Stepping into the city of lights is like stepping into a dream. The picturesque gleam of the Champs-Elysées, the emblematic charm of the Eiffel Tower, the Gothic columns of the Notre-Dame - Paris alone would overwhelm any fairytale fanatic. But the charm could easily rub on you once you find yourself lost among a frantic crowd of people hastily making their way when what you had in mind was a leisurely, romantic stroll.
The secret to not losing the initial charm is to travel like a local. Here are some handy tips:
If you want to shop in Paris, you will be better off avoiding the packed couture-lined boulevards. Instead, head over to where most local shoppers go. The famed avenue of the Champs-Elysées, for example, is already concentrated with global chain stores that you can easily find anywhere else. If you want the real Parisian fashion, come to the North Marais. The Atelier Couronnes, Jamini or La Trésorerie are great options for hunting home merchandise. For exclusive Parisian-designed goods, the Les Halles and the Printemps Hommes will never disappoint.
Just north of the Palais Royal, you can take a time-trip in the Galerie Vivienne via quirky, antiquarian shops that date back to the city's earliest trade years.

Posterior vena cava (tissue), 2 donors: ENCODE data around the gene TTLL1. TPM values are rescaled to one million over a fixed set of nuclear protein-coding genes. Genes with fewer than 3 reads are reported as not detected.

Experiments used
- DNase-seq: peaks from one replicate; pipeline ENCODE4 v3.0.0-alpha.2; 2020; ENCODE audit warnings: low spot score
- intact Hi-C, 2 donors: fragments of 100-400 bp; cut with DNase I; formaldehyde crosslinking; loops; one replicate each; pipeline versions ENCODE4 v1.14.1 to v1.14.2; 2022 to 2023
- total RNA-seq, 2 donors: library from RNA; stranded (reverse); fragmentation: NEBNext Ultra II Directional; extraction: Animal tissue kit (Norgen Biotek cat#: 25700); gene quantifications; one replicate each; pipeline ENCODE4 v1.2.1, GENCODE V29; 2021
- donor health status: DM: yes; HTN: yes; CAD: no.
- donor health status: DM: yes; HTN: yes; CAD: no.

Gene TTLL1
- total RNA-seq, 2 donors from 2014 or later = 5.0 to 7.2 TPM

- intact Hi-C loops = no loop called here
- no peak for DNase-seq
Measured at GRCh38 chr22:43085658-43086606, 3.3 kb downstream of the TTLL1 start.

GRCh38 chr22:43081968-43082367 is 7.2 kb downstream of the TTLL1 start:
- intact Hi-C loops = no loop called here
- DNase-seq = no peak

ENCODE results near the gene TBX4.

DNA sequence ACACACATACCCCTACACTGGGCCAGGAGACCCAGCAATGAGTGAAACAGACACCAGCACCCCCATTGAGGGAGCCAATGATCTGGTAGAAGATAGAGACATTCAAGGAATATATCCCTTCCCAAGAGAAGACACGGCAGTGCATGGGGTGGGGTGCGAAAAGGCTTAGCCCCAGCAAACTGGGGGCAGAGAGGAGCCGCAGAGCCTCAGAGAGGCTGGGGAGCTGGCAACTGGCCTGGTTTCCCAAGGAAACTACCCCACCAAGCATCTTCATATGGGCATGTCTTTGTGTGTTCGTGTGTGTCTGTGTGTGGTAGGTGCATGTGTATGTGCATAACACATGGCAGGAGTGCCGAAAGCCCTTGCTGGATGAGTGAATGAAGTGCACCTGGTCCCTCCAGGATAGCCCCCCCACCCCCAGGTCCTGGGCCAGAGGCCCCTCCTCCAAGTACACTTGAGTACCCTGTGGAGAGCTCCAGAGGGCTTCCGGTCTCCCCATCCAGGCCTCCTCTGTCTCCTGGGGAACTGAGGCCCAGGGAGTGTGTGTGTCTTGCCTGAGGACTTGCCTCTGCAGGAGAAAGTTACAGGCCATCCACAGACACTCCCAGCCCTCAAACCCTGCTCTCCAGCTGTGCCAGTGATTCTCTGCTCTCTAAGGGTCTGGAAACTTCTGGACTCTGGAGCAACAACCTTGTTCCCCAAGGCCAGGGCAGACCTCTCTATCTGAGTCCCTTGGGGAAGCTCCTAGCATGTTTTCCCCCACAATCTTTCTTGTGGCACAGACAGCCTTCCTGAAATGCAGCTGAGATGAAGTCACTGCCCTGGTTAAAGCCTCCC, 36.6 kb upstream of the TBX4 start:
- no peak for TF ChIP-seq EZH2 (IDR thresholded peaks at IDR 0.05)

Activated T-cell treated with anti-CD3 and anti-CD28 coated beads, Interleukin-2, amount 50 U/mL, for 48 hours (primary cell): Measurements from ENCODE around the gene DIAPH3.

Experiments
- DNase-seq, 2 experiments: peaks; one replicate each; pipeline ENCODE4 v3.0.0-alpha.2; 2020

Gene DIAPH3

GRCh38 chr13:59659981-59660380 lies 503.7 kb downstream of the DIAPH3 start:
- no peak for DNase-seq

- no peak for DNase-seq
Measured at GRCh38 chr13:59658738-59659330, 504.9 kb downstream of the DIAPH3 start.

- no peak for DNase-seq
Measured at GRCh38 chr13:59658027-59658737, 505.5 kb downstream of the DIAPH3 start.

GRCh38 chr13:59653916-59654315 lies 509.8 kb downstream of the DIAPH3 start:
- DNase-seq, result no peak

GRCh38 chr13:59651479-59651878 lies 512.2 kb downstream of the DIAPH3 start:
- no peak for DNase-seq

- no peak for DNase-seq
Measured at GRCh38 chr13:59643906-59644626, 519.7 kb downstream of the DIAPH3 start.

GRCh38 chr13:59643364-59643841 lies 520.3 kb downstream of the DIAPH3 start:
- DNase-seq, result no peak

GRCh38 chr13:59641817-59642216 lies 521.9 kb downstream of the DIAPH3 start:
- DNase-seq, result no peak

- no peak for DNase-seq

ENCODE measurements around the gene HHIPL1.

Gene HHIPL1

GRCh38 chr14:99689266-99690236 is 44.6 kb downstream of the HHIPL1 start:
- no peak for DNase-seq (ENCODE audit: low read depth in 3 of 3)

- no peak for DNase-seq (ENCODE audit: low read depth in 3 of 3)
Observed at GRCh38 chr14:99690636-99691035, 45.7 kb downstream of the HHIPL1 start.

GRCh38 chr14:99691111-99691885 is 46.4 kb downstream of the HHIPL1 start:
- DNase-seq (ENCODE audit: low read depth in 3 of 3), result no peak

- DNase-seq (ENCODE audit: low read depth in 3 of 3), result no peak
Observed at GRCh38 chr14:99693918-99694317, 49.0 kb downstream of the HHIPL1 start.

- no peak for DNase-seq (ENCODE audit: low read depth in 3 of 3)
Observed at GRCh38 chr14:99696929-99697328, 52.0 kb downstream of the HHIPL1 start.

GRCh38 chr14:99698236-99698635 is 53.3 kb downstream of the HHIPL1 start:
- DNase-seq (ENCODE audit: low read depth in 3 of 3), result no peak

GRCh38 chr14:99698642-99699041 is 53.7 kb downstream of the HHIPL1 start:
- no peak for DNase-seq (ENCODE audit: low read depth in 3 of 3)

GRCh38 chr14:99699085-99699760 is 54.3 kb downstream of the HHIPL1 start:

(source: Vamos Para Paris)
Not that you can’t splurge in Michelin-starred restaurants. If you can, do so! It will be worth every dollar. But if you can’t always pop up $500 for every meal, local bistros established by reputed Michelin-starred chefs are great alternatives.
In this case, you might want to book dinner at the Le Comptoir du Relais right now, as tables are crazily booked even months ahead. If you can't, visit chef Jean-Francois Piège's Clover and Clover Grill which feature a great menu for lesser bucks.
And even if you survive the throng of people snapping at Mona Lisa to post on their ‘Grams, you couldn’t really expect to see all the wonders at once. You don’t have to. France’s artistic marvels are not concentrated in the Louvre. The Musée Marmottan, for example, is home to the world's largest collection of Claude Monet's impressionist works. The Musée Rodin houses 6,600 sculptures, 8,000 drawings, 8,000 old photographs, and 7,000 objets d’art.
The Musée d’Orsay hangs chefs-d'œuvre of the likes of Van Gogh, Delacroix, Corot, Manet, Renoir, Pissarro, Gauguin as well as Cézanne and Toulouse-Lautrec. Be amazed by the magnificent glass-roofed central hall of the Galeries Nationales du Grand Palais and witness the timeline of architectural grandeur at the Cité de l’Architecture et du Patrimoine.
The city of Paris is not for commuters. Traffic can be terrifying. If you really need to get someplace not within walking distance, you need to call your cab ahead. But don’t expect the journey to be a breeze. Another great alternative for transport is the Métro which is cheaper and more efficient than your Uber or your cab.
Otherwise, if the goal is to enjoy the city, the best way to get the most out of the experience is to take your time and let the city’s charm engulf you. Go window shopping and occasionally stop by one of the many outdoor cafes. Watch the people, sip a good cup of coffee. Read a book. It’s all in the details. There’s a reason this city inspired so many literary geniuses.